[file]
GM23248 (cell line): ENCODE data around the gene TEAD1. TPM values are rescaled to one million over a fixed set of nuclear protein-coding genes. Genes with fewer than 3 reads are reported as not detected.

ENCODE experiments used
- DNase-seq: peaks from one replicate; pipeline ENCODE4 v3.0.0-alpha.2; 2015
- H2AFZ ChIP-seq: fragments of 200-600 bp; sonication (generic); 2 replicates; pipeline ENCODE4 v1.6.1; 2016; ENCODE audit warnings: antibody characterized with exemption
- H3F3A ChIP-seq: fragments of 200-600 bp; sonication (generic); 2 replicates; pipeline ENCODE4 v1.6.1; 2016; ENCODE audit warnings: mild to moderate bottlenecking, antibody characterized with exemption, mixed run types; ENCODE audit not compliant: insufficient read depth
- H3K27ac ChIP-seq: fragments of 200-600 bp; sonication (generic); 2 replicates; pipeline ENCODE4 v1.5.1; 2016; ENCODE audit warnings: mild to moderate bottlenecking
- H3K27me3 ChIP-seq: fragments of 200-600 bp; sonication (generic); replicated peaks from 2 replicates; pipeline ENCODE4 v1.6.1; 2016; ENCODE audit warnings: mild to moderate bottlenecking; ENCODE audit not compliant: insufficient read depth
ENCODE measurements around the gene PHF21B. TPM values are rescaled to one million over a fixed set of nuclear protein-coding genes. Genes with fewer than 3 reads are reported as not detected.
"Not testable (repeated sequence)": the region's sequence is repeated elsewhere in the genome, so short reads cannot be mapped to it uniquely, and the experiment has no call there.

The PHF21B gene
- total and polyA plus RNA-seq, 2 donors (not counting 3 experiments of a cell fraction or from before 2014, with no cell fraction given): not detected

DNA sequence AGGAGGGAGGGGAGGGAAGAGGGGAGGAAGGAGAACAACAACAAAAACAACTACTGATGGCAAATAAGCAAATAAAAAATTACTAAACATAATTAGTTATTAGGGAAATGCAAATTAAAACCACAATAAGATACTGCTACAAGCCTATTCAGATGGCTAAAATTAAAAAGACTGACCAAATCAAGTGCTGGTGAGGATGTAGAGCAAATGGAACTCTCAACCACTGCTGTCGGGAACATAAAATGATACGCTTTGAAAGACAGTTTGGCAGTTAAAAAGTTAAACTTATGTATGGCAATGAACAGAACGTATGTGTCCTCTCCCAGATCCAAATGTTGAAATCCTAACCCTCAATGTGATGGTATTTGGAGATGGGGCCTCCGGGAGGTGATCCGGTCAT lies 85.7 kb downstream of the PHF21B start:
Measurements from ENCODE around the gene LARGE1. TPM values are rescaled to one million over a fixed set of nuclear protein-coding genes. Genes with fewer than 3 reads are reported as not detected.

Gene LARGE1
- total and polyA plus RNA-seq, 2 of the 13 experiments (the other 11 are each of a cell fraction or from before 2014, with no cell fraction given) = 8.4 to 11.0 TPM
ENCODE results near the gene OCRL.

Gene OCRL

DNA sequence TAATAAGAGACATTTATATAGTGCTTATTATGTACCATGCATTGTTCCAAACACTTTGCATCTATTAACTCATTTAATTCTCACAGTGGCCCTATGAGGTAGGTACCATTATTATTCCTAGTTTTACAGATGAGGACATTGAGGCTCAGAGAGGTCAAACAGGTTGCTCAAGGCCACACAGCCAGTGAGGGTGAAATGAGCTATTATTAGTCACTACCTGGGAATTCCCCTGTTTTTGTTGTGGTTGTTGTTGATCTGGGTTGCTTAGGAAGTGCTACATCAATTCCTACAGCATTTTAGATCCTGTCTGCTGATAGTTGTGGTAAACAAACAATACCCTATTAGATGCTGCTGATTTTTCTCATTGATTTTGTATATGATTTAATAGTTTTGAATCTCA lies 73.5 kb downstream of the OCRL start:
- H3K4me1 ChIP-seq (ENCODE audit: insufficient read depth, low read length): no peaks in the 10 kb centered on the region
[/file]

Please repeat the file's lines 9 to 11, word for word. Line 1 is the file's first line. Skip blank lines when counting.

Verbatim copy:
"Not testable (repeated sequence)": the region's sequence is repeated elsewhere in the genome, so short reads cannot be mapped to it uniquely, and the experiment has no call there.

The PHF21B gene
- total and polyA plus RNA-seq, 2 donors (not counting 3 experiments of a cell fraction or from before 2014, with no cell fraction given): not detected